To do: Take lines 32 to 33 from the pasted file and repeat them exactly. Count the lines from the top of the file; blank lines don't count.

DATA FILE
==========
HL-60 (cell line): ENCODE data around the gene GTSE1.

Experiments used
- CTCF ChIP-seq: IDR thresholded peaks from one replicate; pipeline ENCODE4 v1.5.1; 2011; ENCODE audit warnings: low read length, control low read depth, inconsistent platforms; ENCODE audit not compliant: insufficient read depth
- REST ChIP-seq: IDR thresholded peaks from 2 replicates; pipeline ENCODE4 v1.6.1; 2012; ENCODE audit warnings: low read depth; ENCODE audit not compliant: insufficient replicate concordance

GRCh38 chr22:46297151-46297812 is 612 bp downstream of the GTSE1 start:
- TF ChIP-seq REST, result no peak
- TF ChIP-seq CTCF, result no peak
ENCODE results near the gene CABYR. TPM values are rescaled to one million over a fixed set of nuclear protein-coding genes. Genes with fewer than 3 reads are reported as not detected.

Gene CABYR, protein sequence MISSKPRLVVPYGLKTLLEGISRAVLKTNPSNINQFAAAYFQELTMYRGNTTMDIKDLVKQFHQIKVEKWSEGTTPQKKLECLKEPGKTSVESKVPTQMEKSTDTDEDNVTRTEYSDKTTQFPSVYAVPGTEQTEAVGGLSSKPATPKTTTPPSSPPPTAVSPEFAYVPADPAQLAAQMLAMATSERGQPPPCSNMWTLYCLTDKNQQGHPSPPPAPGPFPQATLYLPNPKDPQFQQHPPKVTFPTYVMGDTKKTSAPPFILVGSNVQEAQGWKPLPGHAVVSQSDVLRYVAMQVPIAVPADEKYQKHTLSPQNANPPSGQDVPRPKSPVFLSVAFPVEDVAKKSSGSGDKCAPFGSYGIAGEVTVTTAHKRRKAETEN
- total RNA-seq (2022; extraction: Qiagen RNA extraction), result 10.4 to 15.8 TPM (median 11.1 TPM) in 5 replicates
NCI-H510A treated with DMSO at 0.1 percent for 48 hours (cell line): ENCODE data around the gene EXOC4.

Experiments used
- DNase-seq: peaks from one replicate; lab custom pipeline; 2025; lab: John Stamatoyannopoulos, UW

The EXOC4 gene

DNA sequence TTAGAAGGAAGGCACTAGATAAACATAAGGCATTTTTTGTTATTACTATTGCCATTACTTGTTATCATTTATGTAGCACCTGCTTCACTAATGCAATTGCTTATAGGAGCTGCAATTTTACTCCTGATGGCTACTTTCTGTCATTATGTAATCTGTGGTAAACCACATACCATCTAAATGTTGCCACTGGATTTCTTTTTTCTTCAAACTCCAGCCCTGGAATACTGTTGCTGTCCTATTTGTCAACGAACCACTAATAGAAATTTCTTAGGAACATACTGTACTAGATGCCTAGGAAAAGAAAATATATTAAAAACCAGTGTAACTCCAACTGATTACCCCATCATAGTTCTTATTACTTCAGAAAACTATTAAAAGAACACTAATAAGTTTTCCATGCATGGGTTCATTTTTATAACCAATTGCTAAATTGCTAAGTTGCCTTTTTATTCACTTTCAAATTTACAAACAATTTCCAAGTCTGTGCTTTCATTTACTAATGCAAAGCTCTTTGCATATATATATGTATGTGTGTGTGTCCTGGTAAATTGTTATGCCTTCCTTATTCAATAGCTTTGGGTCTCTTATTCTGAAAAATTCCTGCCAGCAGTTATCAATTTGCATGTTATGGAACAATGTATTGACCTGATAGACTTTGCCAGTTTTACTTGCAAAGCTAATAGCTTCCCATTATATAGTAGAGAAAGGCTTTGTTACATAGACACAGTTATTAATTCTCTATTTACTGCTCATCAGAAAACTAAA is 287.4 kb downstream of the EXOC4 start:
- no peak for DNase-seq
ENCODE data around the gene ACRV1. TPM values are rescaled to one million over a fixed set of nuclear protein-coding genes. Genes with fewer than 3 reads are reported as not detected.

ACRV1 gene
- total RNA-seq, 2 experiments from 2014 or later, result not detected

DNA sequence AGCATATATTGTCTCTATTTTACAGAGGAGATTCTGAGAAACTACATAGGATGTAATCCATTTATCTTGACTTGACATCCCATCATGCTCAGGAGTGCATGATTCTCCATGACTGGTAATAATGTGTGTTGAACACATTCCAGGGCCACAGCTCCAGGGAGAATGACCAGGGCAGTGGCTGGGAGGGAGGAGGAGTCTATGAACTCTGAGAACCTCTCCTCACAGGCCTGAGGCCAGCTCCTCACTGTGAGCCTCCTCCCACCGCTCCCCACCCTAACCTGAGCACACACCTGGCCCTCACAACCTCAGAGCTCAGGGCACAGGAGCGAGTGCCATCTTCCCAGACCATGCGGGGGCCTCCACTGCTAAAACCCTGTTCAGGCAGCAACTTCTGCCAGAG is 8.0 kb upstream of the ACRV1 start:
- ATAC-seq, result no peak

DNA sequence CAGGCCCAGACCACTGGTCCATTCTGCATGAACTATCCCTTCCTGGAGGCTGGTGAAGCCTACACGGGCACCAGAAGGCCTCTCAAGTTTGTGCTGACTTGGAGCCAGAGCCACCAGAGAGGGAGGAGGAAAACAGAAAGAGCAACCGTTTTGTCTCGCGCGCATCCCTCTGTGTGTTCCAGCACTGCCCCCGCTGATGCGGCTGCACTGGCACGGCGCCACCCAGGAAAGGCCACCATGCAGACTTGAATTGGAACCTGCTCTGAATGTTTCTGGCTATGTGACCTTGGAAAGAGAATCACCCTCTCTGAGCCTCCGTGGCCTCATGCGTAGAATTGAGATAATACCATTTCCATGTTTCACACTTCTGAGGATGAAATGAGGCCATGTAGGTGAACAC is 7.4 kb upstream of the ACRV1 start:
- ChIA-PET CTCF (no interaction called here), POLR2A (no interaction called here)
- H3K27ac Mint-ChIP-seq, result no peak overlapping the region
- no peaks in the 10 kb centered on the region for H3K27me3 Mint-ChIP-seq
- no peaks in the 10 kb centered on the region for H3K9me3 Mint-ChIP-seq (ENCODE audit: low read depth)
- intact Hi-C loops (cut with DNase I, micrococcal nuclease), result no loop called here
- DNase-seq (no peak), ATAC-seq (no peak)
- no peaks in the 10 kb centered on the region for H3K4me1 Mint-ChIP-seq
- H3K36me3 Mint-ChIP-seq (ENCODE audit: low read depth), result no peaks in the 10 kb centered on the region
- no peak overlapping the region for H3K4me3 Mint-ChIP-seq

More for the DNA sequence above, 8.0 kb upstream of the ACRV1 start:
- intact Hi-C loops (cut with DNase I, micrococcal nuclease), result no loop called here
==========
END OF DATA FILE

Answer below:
More for the DNA sequence above, 8.0 kb upstream of the ACRV1 start:
- intact Hi-C loops (cut with DNase I, micrococcal nuclease), result no loop called here